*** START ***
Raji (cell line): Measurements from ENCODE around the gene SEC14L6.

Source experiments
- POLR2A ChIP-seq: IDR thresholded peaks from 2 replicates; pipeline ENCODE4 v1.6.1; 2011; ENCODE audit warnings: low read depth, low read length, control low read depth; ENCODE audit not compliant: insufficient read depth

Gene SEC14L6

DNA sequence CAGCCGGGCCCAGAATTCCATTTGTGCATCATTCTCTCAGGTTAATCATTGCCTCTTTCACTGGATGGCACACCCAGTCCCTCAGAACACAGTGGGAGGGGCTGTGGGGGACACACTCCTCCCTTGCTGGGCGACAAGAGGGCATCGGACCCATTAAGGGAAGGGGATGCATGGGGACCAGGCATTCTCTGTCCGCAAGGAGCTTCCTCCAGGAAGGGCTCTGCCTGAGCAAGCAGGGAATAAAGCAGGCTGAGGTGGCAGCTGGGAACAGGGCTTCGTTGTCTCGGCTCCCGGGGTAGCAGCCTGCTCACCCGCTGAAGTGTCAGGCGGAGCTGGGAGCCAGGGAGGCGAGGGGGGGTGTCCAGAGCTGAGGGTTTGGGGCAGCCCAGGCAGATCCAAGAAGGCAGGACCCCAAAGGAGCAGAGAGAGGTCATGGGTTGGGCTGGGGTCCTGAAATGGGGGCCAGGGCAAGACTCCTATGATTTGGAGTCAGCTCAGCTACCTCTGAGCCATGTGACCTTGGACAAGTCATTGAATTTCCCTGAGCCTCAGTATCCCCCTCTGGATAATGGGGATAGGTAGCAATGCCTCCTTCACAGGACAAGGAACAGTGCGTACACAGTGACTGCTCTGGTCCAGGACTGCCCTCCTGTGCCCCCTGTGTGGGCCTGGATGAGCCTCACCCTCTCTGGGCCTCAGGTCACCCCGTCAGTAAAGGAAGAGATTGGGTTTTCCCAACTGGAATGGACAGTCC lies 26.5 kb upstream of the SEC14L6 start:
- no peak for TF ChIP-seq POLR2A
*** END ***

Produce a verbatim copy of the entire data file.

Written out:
Raji (cell line): Measurements from ENCODE around the gene SEC14L6.

Source experiments
- POLR2A ChIP-seq: IDR thresholded peaks from 2 replicates; pipeline ENCODE4 v1.6.1; 2011; ENCODE audit warnings: low read depth, low read length, control low read depth; ENCODE audit not compliant: insufficient read depth

Gene SEC14L6

DNA sequence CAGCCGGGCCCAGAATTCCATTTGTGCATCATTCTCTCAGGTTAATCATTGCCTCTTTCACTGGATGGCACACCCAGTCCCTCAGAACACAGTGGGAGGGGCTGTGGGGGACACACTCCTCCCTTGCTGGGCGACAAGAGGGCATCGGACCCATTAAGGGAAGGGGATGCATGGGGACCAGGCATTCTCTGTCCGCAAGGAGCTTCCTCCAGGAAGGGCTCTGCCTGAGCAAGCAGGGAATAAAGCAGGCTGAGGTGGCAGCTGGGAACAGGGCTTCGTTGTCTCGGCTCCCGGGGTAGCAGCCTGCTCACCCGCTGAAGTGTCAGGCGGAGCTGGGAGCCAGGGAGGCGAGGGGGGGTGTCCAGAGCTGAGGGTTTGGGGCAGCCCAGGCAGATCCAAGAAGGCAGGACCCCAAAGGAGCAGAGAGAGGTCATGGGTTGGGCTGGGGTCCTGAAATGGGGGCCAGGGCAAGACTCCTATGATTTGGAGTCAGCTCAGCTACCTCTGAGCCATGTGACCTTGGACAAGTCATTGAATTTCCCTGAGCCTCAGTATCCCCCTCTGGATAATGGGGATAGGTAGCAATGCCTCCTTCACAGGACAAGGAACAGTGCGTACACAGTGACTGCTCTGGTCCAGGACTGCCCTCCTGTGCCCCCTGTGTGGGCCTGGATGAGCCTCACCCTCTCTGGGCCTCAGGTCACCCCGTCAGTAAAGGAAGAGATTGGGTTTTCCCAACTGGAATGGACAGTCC lies 26.5 kb upstream of the SEC14L6 start:
- no peak for TF ChIP-seq POLR2A